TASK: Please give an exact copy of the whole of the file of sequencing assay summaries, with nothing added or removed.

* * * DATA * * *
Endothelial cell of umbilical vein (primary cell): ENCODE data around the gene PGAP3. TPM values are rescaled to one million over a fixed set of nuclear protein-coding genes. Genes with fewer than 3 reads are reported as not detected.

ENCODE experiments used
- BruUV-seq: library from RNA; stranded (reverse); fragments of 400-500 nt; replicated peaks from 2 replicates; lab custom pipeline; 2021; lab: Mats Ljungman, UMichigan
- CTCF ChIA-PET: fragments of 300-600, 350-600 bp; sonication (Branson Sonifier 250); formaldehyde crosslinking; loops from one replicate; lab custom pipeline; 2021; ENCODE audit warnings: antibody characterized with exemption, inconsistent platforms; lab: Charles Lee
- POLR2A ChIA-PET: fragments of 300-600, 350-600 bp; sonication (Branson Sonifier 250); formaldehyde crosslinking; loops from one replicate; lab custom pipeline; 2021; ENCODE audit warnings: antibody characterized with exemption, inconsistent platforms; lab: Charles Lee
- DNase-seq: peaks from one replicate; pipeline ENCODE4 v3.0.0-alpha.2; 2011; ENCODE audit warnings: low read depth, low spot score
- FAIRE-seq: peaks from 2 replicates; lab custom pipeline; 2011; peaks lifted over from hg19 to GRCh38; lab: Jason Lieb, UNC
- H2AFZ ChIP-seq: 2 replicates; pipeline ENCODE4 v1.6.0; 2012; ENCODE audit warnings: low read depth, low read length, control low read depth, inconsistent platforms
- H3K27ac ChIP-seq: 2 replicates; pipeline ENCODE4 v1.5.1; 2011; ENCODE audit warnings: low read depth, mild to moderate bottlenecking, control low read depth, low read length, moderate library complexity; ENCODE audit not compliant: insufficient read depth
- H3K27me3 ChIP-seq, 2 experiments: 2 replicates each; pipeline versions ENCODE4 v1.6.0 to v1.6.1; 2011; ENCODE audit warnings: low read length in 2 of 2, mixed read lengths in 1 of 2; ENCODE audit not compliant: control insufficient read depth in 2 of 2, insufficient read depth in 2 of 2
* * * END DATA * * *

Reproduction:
Endothelial cell of umbilical vein (primary cell): ENCODE data around the gene PGAP3. TPM values are rescaled to one million over a fixed set of nuclear protein-coding genes. Genes with fewer than 3 reads are reported as not detected.

ENCODE experiments used
- BruUV-seq: library from RNA; stranded (reverse); fragments of 400-500 nt; replicated peaks from 2 replicates; lab custom pipeline; 2021; lab: Mats Ljungman, UMichigan
- CTCF ChIA-PET: fragments of 300-600, 350-600 bp; sonication (Branson Sonifier 250); formaldehyde crosslinking; loops from one replicate; lab custom pipeline; 2021; ENCODE audit warnings: antibody characterized with exemption, inconsistent platforms; lab: Charles Lee
- POLR2A ChIA-PET: fragments of 300-600, 350-600 bp; sonication (Branson Sonifier 250); formaldehyde crosslinking; loops from one replicate; lab custom pipeline; 2021; ENCODE audit warnings: antibody characterized with exemption, inconsistent platforms; lab: Charles Lee
- DNase-seq: peaks from one replicate; pipeline ENCODE4 v3.0.0-alpha.2; 2011; ENCODE audit warnings: low read depth, low spot score
- FAIRE-seq: peaks from 2 replicates; lab custom pipeline; 2011; peaks lifted over from hg19 to GRCh38; lab: Jason Lieb, UNC
- H2AFZ ChIP-seq: 2 replicates; pipeline ENCODE4 v1.6.0; 2012; ENCODE audit warnings: low read depth, low read length, control low read depth, inconsistent platforms
- H3K27ac ChIP-seq: 2 replicates; pipeline ENCODE4 v1.5.1; 2011; ENCODE audit warnings: low read depth, mild to moderate bottlenecking, control low read depth, low read length, moderate library complexity; ENCODE audit not compliant: insufficient read depth
- H3K27me3 ChIP-seq, 2 experiments: 2 replicates each; pipeline versions ENCODE4 v1.6.0 to v1.6.1; 2011; ENCODE audit warnings: low read length in 2 of 2, mixed read lengths in 1 of 2; ENCODE audit not compliant: control insufficient read depth in 2 of 2, insufficient read depth in 2 of 2